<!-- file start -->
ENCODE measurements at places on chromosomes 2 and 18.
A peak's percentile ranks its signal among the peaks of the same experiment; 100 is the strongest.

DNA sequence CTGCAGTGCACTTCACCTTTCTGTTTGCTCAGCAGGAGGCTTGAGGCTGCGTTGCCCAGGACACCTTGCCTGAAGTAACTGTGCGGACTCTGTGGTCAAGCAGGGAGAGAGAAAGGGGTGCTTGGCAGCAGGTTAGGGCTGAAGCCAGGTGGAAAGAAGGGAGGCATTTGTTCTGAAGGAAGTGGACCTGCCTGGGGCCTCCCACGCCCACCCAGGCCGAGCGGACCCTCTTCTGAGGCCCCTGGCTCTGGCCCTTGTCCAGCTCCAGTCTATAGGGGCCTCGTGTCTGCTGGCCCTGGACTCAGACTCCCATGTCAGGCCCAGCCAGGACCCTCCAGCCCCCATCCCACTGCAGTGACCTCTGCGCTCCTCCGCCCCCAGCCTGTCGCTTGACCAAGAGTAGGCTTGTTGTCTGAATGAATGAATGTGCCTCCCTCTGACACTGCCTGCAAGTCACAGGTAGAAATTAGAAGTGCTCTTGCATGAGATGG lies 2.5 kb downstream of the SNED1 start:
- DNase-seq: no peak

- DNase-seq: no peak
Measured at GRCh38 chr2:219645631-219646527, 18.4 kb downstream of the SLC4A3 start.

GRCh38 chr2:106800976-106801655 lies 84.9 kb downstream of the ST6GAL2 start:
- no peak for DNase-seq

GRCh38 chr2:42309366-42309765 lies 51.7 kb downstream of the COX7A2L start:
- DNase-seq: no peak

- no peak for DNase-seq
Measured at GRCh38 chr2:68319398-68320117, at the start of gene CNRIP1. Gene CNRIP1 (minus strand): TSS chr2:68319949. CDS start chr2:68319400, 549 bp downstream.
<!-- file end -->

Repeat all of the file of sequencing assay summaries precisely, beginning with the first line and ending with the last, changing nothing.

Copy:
ENCODE measurements at places on chromosomes 2 and 18.
A peak's percentile ranks its signal among the peaks of the same experiment; 100 is the strongest.

DNA sequence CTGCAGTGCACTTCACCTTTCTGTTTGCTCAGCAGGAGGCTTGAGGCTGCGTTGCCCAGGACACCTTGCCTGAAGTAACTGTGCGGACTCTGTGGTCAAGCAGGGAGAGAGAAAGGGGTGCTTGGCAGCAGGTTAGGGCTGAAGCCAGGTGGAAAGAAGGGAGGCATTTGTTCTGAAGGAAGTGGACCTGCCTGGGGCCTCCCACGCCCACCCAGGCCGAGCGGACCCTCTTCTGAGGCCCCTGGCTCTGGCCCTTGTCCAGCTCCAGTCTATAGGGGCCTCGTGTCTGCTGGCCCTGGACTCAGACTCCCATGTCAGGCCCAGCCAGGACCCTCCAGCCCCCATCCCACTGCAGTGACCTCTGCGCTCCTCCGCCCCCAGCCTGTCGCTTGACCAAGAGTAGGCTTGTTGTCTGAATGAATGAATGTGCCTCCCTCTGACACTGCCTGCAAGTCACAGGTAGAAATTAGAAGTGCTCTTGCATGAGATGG lies 2.5 kb downstream of the SNED1 start:
- DNase-seq: no peak

- DNase-seq: no peak
Measured at GRCh38 chr2:219645631-219646527, 18.4 kb downstream of the SLC4A3 start.

GRCh38 chr2:106800976-106801655 lies 84.9 kb downstream of the ST6GAL2 start:
- no peak for DNase-seq

GRCh38 chr2:42309366-42309765 lies 51.7 kb downstream of the COX7A2L start:
- DNase-seq: no peak

- no peak for DNase-seq
Measured at GRCh38 chr2:68319398-68320117, at the start of gene CNRIP1. Gene CNRIP1 (minus strand): TSS chr2:68319949. CDS start chr2:68319400, 549 bp downstream.